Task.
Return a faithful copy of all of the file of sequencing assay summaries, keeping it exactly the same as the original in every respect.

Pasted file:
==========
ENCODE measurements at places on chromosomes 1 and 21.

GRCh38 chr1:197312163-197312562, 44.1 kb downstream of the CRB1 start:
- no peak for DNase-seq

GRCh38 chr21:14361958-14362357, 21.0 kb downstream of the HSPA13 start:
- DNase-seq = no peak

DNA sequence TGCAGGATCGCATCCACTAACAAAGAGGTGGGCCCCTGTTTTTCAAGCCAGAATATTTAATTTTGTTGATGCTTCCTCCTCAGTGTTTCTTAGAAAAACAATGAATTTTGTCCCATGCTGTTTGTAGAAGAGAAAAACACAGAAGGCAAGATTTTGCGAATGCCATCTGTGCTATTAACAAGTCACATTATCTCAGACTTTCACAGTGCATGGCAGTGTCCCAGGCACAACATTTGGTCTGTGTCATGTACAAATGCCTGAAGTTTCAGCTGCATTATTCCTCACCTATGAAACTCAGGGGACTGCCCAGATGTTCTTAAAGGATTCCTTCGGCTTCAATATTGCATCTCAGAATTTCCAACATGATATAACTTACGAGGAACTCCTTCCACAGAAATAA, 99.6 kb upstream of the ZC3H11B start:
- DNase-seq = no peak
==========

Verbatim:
ENCODE measurements at places on chromosomes 1 and 21.

GRCh38 chr1:197312163-197312562, 44.1 kb downstream of the CRB1 start:
- no peak for DNase-seq

GRCh38 chr21:14361958-14362357, 21.0 kb downstream of the HSPA13 start:
- DNase-seq = no peak

DNA sequence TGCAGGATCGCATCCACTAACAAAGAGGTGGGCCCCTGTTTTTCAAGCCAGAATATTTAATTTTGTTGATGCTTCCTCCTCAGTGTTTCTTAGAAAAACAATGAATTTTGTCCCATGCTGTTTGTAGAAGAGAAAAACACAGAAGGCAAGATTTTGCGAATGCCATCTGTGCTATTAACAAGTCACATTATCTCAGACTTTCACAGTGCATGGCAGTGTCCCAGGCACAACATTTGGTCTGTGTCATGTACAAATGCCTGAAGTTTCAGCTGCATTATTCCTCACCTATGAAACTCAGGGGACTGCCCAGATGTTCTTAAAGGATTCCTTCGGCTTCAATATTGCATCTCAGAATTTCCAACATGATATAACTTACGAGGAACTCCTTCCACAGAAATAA, 99.6 kb upstream of the ZC3H11B start:
- DNase-seq = no peak